(Thanks to Glen Alleman for inspiring this brief post, with his comments here).

Rules of the Green Line

basicChartI draw usually draw Earned Value charts with the cost (AC) line in red, and the progress (EV) line in green. In this post, I’m going to outline some basic rules for getting a good “green line”.  The recommendations in this post are for people doing “lite” Earned Value as described in my posts and live demo.

The basic principle

When you’re part way through the project, you want the green line to give an accurate trend.  That way, you can used it for planning and making decisions.  If it was significantly inaccurate, then it wouldn’t be much use to you.


So, how do you make sure that it is as accurate as (practically) possible?  Here are suggestions that I’ve come up with, after about 5 years with this style of “lite” Earned Value.  These suggestions are specific to software development projects using agile(ish) processes.

  1. Aim for an approximately linear project structure.  In other words, try to have each month of the project containing approximately the same mix of design, build and test.  Don’t load all the design into the front of the project (waterfall style) because that undermines the predictive power of EV.  EV predictions work best when the nature of the work is roughly the same in all stages of the project – something that is (approximately) achievable with agile processes.
  2. Know your test strategy.  From an EV perspective, the nicest approach is to achieve the agile ideal of spreading the testing work uniformly throughout the project. But I recognise that some projects, to a lesser or greater degree, do need a User Acceptance Testing phase (with real users) at the end.  That can be dangerous from an EV perspective, because it offers a temptation to consider things “done” even when their quality is not known.  In the worst case, this can get ugly: you think you’ve finished everything, and both your red and green lines are at 90-something percent.  But then you start UAT – which unearths lots of problems. As you fix the problems your cost keeps on rising, up and up way past 100%.  Ouch!  That’s why it’s much, much, much better to do a first round of UAT as you go.  Then, before go-live, you may do a second round, but if the first round was taken seriously, the second round shouldn’t find many problems or create many surprises.  (By the way, regardless of how you do formal testing with real users, the testers in your team should always test as you go.)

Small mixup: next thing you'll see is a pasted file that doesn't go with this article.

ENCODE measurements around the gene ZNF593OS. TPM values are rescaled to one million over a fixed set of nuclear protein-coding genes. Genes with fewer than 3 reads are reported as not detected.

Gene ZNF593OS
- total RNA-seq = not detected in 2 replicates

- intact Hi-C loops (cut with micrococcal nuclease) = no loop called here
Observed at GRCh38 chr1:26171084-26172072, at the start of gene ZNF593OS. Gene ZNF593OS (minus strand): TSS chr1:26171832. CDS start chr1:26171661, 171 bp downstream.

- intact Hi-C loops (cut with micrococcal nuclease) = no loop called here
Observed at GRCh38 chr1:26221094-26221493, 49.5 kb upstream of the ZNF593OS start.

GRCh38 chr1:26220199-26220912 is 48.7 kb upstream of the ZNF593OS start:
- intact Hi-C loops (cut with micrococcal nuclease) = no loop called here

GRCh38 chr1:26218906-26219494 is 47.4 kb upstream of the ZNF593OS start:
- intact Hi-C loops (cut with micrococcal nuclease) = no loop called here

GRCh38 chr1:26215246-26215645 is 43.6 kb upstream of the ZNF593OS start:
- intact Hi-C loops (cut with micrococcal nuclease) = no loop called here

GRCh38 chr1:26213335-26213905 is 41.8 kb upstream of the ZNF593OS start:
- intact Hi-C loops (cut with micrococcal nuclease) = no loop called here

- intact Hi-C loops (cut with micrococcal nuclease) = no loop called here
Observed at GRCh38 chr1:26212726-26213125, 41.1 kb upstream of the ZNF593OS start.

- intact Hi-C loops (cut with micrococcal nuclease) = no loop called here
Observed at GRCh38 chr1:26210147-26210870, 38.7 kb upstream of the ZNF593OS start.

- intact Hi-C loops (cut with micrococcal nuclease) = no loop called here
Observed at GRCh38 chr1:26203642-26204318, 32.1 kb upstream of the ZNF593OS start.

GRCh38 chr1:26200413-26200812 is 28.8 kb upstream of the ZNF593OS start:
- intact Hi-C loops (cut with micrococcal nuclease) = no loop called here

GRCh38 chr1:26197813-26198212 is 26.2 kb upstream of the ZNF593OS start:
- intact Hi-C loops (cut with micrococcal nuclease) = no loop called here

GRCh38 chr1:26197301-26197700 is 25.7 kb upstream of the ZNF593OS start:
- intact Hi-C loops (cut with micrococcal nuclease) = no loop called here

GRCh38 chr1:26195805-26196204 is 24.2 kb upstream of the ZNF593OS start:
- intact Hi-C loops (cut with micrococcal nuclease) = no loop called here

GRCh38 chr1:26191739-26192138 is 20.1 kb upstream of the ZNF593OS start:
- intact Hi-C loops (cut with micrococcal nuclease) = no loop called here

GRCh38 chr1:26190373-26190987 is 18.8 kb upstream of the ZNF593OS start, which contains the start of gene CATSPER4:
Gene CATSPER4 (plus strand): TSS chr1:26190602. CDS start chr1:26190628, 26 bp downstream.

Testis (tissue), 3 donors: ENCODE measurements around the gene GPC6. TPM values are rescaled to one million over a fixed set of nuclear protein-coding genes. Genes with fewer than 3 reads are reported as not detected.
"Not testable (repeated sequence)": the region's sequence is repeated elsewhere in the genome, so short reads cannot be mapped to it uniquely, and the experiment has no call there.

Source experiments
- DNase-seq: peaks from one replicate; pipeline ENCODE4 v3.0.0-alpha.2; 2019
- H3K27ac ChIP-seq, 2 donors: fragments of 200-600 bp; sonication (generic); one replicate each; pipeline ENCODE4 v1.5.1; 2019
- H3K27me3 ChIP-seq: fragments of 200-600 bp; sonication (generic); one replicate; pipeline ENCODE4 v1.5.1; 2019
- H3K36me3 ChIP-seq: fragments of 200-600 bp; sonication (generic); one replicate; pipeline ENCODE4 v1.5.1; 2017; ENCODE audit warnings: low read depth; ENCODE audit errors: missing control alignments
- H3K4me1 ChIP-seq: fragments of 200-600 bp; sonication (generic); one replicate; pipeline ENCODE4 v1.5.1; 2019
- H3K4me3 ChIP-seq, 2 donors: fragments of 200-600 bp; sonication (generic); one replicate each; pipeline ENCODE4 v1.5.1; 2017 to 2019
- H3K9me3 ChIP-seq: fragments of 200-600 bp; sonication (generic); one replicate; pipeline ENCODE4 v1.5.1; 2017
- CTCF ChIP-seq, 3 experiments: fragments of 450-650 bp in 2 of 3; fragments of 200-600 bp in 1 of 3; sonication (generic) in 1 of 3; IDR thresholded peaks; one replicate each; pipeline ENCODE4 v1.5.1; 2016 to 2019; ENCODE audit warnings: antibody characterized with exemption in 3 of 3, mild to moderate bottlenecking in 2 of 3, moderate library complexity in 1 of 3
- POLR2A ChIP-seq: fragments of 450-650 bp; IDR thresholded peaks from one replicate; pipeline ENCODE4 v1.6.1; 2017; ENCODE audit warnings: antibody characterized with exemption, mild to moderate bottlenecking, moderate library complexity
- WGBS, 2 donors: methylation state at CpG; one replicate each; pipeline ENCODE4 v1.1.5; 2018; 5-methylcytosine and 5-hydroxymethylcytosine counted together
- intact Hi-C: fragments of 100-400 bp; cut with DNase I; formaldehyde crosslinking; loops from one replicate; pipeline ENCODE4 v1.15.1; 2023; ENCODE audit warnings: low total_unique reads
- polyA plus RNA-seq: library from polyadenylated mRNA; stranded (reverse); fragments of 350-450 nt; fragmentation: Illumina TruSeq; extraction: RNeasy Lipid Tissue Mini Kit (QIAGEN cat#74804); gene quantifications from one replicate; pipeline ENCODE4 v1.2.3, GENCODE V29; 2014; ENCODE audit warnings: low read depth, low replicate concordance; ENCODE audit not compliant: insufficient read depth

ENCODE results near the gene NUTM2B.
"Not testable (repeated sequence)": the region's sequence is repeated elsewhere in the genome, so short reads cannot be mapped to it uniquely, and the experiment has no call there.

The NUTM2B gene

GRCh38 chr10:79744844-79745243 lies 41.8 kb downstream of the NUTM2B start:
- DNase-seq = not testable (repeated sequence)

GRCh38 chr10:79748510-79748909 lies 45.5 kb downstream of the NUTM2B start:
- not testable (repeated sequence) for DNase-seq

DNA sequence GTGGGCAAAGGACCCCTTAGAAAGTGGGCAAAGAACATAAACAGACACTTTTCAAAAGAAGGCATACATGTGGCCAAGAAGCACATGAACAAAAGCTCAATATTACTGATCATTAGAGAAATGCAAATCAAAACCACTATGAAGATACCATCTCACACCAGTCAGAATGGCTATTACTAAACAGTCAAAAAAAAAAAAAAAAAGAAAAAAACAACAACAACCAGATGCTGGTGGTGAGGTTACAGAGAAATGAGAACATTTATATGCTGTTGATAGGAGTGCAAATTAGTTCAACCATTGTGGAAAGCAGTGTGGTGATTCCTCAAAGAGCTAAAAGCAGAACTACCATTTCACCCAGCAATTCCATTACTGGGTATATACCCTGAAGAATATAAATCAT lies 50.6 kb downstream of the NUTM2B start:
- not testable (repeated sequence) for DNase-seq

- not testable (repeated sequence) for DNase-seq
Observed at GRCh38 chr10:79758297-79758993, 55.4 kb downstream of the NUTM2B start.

3. Fix defects as fast as you find them.  As per the previous point, it’s best to test as you go.  But that’s not enough, to get the benefit you must also fix defects promptly – don’t test as you go but then leave resolution of the defects to the end!  An approach I like to so say that we are aiming to have no more than x defects open at any given time.  Some agile projects set x near zero.  For some projects – e.g. an 18 month project with go-live at the end – I’m comfortable with values of x around 30, but not much higher.  Regardless of the value of x, setting a value for it basically forces your “fix rate” to approximately equal your “find rate” – which is what we need to our earned value tracking to be trustworthy.
  4. A task only counts towards the green line when it’s complete.  Partially complete tasks don’t count at all.  This is the most conservative approach and therefore, I strongly believe, the most realistic.  If, as discussed above, you must have a UAT phase at the end, you should still do at least some testing at the time that you develop the feature, so you know whether it’s “done”.
  5. The green line is always based on estimated task sizes.  You must NEVER tweak the Earned Value numbers for completed tasks to match how long they actually took.  That completely screws things up, because now your past is measured in “actuals” but your future is measured in “estimates” – so you lose all ability to predict the future from the past. To re-iterate, the green line must be based on estimated task sizes.